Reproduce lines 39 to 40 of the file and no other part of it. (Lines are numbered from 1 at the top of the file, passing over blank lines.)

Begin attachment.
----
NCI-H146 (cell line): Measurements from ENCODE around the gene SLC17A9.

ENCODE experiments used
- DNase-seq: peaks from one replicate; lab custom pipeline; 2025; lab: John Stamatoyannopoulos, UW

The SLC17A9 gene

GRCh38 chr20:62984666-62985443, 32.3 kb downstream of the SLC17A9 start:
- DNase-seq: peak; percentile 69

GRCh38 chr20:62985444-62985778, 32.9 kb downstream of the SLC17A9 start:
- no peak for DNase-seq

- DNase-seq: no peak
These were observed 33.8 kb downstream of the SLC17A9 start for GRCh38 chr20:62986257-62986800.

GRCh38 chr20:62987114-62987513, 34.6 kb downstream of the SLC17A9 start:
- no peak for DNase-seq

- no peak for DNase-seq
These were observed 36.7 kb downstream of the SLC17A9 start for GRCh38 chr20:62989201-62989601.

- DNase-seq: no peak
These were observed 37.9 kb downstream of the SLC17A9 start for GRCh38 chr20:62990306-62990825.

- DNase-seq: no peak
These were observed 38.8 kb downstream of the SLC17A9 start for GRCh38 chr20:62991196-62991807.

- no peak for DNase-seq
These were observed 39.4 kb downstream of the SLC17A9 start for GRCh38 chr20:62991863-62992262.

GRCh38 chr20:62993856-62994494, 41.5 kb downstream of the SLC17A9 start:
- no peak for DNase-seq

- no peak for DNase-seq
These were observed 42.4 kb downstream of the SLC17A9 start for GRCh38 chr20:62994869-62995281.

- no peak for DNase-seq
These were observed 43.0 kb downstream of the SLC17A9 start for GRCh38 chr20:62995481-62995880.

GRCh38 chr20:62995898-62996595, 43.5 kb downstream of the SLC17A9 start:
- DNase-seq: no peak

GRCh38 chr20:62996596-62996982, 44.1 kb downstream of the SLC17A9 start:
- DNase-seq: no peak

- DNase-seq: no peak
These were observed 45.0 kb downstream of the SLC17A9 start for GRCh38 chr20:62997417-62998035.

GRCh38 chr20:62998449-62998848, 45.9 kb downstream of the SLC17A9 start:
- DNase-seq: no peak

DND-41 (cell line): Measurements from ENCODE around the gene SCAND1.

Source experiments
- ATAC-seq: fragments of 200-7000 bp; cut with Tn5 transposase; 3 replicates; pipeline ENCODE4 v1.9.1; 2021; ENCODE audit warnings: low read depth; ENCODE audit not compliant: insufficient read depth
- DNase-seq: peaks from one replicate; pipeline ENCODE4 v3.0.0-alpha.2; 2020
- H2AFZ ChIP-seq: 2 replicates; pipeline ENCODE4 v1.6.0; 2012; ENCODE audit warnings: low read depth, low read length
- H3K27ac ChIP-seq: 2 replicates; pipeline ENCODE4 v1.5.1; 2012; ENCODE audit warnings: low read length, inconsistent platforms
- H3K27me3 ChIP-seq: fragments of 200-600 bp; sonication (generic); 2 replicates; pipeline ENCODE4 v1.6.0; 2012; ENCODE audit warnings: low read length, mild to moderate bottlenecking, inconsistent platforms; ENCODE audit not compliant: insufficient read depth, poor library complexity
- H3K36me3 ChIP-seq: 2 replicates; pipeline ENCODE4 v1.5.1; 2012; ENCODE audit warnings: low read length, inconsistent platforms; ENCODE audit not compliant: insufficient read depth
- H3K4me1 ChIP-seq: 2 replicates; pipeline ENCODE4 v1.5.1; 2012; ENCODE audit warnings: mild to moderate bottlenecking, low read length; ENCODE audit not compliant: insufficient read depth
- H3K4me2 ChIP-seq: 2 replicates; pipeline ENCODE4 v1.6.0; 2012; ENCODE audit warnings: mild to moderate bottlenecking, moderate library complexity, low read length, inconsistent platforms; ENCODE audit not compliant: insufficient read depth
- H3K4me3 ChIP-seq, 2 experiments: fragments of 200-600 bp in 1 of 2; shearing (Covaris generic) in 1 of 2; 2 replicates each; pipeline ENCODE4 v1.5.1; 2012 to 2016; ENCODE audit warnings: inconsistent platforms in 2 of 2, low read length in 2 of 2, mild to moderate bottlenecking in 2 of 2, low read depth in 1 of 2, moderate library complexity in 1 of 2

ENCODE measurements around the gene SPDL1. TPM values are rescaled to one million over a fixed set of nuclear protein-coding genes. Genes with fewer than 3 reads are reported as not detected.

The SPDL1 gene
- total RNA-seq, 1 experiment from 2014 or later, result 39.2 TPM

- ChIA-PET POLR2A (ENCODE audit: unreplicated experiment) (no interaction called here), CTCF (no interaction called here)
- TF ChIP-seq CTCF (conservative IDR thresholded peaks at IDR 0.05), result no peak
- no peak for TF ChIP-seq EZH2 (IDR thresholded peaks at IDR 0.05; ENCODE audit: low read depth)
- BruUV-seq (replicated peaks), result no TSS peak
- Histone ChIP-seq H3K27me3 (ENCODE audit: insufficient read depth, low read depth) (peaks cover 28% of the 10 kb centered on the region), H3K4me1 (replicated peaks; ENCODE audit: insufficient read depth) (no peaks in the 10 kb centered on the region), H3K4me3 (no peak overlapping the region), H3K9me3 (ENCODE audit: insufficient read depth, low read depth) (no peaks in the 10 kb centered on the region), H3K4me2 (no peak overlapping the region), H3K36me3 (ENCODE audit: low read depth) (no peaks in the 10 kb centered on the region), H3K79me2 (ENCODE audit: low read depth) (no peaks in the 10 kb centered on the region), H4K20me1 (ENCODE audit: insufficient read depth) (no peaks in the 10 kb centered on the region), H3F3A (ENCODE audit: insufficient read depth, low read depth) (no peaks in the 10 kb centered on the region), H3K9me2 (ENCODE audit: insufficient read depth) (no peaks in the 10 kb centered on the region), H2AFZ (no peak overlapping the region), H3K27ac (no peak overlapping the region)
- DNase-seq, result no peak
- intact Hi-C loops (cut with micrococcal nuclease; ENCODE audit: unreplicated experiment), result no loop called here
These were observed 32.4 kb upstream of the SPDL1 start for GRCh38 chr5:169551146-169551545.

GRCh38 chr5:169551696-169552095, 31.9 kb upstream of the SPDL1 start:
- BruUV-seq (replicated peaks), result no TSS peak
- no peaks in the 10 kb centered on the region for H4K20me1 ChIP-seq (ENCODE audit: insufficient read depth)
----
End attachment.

- H2AFZ ChIP-seq: 2 replicates; pipeline ENCODE4 v1.6.0; 2012; ENCODE audit warnings: low read depth, low read length
- H3K27ac ChIP-seq: 2 replicates; pipeline ENCODE4 v1.5.1; 2012; ENCODE audit warnings: low read length, inconsistent platforms